A friend of mine was trying to help an acquaintance of hers get a new job. She sent me her résumé for my suggestions, or better yet, to see if I might want to hire her. I read the short résumé of the 50-year-old lady and cringed. She claimed at the top of the document that she increased corporate sales by 11.7% and cash flow by 3.4%.
As a boss I read those numbers and the word “bogus” flashed before my eyes. A person in an estimating job like this woman had, should not boast that she raised sales or cash flow by a precise amount. She may have been part of a team that helped improve business, but to attribute a statistically precise number to your work achievement is ridiculous and impossible because a business is a team effort.
As an owner and company president of a small business with a dozen employees I cannot accurately quantify my own achievement or failure. I also know that financial documents are accounting concoctions even when they are conscientiously put together.
So when I see a résumé, and I have seen a ton of them, that has canned language like “detail oriented” or “self-driven” on top of precise statistics that do not jibe with my view of the messy reality of business I recoil.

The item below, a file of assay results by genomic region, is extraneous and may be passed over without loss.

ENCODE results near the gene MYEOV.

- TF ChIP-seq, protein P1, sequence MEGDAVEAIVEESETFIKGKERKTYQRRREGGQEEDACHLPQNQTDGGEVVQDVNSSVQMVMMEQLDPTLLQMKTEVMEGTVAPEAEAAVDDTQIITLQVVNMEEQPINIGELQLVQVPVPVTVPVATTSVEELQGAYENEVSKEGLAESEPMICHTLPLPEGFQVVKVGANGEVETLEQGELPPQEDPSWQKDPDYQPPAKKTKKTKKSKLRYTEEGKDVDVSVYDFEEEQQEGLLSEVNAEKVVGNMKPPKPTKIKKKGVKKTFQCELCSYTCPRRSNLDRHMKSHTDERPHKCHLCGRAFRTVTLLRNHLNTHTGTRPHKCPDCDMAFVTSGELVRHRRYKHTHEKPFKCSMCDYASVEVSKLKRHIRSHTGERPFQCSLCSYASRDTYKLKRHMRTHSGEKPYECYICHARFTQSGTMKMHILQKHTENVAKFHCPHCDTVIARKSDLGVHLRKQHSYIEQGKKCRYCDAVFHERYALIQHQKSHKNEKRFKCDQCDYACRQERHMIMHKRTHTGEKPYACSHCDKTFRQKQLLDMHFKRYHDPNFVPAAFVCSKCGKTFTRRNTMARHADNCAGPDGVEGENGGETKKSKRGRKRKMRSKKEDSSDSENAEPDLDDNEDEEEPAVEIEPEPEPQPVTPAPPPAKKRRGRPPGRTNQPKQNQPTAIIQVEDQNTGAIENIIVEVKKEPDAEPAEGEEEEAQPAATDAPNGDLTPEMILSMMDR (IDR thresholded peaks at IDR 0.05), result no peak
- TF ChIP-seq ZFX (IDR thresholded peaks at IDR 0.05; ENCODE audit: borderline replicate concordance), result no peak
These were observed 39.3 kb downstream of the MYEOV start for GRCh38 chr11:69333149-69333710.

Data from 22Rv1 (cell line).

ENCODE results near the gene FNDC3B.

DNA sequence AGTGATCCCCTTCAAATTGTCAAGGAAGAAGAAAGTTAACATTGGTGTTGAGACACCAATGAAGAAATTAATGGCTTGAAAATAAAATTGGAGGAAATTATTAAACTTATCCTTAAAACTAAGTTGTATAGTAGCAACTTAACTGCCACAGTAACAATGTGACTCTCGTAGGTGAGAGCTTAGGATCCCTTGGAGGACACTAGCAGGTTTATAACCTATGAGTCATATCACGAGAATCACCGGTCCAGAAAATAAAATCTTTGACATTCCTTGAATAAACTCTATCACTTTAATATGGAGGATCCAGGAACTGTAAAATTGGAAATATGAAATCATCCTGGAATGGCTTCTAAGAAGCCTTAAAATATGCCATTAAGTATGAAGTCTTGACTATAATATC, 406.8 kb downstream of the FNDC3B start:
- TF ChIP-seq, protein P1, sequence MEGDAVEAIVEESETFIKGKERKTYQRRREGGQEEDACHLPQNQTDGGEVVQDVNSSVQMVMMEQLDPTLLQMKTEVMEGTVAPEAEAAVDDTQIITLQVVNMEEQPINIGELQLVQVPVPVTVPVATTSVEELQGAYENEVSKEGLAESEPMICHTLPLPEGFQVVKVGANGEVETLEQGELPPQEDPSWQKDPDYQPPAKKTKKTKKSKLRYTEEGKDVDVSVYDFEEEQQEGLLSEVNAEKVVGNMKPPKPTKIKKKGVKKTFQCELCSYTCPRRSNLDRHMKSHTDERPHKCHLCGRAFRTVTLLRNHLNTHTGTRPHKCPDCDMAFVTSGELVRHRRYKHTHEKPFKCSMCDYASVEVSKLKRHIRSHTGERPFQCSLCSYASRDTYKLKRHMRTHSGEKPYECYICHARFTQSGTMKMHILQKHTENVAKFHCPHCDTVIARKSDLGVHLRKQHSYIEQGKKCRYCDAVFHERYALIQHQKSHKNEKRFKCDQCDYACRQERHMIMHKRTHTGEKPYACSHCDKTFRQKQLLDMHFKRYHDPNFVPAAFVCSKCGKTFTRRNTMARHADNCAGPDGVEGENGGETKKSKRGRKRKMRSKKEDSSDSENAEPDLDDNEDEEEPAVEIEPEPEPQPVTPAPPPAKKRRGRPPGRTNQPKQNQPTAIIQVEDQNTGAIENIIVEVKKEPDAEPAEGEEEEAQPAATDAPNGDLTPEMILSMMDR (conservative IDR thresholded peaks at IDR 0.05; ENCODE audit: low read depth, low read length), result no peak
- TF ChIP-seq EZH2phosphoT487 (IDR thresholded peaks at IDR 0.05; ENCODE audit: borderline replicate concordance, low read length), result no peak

This lady who is searching to better herself has fallen into the trick bag of corporate gibberish. She will never pull herself out of the job quicksand by doing what she thinks everybody else does. In my world, sending out a résumé of dubious statistics and clichés is a sure losing strategy.
When my friend asked me what I would recommend this lady do, I paused to consider it because I did not want to come off as an arrogant jerk.
This is my honest advice. Be like George Costanza in one of my favorite Seinfeld episodes. As usual life was going badly for poor George so one day he decided to do everything the opposite of his normal instinct. He then landed his dream job with the New York Yankees after ridiculing George Steinbrenner.
For the woman who asked me for advice about her resume, I would recommend she make a YouTube video and look straight into the camera and say something like this:
“I’m 50 years old with a lifetime of practical business experience. I am a smart and good person, a caring mother and I get along with the people I work with. I show up every day and give my job my all. I am not a superstar, but I am the kind of productive team player that I’ve found most businesses need.”
I think many employers would react favorably to this approach. It definitely would be better than phony percentages and “innovative, detail oriented” blah, blah, blah.
Question: Would you rather hire an A player who is a prima donna or a B player who is a joy to work with?